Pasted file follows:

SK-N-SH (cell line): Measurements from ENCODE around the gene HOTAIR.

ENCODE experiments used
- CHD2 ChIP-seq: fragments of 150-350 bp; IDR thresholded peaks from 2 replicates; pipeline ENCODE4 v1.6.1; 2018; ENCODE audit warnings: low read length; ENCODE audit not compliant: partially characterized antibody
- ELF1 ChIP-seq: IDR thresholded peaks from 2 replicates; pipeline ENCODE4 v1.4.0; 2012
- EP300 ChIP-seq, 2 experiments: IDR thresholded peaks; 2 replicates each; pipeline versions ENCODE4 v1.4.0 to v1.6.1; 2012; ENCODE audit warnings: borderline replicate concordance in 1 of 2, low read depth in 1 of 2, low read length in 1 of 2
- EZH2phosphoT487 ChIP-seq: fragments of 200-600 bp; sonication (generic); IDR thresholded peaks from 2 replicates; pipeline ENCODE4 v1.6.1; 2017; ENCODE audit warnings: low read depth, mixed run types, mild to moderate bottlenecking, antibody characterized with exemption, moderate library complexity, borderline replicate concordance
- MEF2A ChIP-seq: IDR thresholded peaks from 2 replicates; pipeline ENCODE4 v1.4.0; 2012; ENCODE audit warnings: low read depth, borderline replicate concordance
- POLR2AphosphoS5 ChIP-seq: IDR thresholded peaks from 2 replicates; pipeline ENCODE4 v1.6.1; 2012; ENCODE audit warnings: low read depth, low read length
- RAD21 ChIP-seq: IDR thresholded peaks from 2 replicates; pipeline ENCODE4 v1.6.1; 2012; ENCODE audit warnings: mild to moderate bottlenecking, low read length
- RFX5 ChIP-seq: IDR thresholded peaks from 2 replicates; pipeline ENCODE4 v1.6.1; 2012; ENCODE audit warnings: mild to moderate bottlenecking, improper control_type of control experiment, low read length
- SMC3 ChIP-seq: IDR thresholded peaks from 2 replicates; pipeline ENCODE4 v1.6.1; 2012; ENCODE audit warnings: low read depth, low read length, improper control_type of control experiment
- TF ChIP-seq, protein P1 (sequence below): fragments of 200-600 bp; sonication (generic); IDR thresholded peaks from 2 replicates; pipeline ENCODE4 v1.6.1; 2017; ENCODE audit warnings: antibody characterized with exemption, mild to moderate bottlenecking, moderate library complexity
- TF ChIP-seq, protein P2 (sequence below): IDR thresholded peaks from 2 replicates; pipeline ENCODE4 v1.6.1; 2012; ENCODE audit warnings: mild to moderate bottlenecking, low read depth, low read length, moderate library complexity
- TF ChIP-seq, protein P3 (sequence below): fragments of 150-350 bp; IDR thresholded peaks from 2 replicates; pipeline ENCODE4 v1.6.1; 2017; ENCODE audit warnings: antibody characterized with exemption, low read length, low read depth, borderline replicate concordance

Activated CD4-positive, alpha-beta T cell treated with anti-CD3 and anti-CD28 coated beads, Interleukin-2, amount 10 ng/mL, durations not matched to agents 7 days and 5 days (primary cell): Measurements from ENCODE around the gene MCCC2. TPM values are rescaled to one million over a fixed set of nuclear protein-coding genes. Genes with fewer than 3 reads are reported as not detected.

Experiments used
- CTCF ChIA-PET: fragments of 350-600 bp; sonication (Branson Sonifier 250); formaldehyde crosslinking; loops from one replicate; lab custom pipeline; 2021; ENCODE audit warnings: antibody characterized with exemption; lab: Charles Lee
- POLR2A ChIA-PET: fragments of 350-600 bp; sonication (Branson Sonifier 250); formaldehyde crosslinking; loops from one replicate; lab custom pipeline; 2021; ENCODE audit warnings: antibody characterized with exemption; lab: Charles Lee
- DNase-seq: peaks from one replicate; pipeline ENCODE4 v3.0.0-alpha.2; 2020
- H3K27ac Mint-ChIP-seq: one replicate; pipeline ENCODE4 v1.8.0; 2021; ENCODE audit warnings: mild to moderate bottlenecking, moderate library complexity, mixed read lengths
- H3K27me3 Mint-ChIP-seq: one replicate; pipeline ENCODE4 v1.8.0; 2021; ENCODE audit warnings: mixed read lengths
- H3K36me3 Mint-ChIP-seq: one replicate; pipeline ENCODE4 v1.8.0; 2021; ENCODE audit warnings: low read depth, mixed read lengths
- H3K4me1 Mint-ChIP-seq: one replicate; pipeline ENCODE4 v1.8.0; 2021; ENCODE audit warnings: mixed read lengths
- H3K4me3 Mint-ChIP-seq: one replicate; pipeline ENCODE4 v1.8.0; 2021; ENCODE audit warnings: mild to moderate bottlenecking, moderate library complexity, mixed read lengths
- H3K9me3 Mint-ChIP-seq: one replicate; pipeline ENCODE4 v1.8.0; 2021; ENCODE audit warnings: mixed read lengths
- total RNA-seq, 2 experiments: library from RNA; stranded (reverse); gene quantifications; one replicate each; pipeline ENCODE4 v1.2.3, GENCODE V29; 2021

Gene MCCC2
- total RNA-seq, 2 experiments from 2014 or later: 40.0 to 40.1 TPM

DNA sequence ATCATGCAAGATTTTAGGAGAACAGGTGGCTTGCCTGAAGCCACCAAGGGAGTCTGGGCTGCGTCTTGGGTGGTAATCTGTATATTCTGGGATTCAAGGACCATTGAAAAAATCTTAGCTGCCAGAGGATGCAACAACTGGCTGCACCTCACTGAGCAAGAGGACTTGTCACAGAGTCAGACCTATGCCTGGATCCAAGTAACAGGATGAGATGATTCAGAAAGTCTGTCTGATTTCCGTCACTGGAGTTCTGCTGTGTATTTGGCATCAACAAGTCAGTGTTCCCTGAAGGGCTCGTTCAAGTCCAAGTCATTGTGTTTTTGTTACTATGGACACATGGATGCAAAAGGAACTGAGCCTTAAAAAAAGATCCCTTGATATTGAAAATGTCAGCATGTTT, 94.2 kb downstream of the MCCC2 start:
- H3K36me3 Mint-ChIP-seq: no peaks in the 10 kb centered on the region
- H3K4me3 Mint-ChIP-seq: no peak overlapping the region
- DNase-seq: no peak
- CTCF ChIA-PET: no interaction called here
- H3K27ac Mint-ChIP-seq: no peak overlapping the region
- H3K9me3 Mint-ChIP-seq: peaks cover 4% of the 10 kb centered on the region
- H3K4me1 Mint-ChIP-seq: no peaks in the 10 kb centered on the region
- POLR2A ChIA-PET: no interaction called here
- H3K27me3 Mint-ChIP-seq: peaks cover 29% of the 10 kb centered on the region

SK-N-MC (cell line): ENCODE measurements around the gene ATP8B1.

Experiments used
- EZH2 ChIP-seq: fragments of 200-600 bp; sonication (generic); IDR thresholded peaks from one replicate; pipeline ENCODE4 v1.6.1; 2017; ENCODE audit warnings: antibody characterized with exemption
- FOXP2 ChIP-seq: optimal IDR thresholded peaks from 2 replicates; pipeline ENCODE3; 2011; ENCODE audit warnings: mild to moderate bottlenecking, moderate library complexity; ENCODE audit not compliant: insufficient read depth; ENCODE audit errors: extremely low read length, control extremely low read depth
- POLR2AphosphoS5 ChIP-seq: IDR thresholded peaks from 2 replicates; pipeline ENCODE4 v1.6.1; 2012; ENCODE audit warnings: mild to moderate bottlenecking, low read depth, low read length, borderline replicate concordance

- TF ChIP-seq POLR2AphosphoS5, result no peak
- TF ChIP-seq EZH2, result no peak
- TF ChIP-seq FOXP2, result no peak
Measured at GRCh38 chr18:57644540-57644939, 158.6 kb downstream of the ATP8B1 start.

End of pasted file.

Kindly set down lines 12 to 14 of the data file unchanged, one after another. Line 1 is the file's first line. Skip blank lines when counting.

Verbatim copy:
- TF ChIP-seq, protein P1 (sequence below): fragments of 200-600 bp; sonication (generic); IDR thresholded peaks from 2 replicates; pipeline ENCODE4 v1.6.1; 2017; ENCODE audit warnings: antibody characterized with exemption, mild to moderate bottlenecking, moderate library complexity
- TF ChIP-seq, protein P2 (sequence below): IDR thresholded peaks from 2 replicates; pipeline ENCODE4 v1.6.1; 2012; ENCODE audit warnings: mild to moderate bottlenecking, low read depth, low read length, moderate library complexity
- TF ChIP-seq, protein P3 (sequence below): fragments of 150-350 bp; IDR thresholded peaks from 2 replicates; pipeline ENCODE4 v1.6.1; 2017; ENCODE audit warnings: antibody characterized with exemption, low read length, low read depth, borderline replicate concordance